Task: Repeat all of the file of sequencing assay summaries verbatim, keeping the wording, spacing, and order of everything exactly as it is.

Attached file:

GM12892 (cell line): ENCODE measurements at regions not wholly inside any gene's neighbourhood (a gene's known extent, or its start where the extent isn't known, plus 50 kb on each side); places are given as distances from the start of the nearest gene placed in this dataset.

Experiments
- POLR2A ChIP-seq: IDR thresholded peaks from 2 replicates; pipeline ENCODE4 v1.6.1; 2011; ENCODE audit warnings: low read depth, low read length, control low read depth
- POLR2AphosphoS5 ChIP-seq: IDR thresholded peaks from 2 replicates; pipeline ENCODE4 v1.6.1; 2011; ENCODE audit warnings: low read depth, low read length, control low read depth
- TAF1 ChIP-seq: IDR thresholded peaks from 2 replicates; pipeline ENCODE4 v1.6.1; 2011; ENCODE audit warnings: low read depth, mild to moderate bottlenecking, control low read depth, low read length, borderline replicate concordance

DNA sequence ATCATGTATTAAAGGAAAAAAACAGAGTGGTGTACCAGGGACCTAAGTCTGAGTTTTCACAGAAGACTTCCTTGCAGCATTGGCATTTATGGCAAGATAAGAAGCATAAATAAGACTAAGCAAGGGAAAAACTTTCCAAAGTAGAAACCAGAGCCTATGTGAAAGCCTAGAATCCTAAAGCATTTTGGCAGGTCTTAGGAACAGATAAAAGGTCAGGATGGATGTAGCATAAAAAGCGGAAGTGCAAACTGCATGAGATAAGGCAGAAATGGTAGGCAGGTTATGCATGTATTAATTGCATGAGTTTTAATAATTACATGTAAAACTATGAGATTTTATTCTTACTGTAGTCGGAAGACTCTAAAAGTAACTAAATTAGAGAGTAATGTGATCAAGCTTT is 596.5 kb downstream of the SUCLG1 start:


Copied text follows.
GM12892 (cell line): ENCODE measurements at regions not wholly inside any gene's neighbourhood (a gene's known extent, or its start where the extent isn't known, plus 50 kb on each side); places are given as distances from the start of the nearest gene placed in this dataset.

Experiments
- POLR2A ChIP-seq: IDR thresholded peaks from 2 replicates; pipeline ENCODE4 v1.6.1; 2011; ENCODE audit warnings: low read depth, low read length, control low read depth
- POLR2AphosphoS5 ChIP-seq: IDR thresholded peaks from 2 replicates; pipeline ENCODE4 v1.6.1; 2011; ENCODE audit warnings: low read depth, low read length, control low read depth
- TAF1 ChIP-seq: IDR thresholded peaks from 2 replicates; pipeline ENCODE4 v1.6.1; 2011; ENCODE audit warnings: low read depth, mild to moderate bottlenecking, control low read depth, low read length, borderline replicate concordance

DNA sequence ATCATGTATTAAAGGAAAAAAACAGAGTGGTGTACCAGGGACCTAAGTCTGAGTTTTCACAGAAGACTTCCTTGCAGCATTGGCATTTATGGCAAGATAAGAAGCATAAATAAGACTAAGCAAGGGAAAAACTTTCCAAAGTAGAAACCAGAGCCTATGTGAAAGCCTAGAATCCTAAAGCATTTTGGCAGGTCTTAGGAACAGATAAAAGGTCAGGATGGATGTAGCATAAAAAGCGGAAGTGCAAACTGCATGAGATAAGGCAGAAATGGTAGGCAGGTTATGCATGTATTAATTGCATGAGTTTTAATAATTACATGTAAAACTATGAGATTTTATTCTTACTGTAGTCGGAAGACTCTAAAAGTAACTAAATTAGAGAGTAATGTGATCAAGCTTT is 596.5 kb downstream of the SUCLG1 start: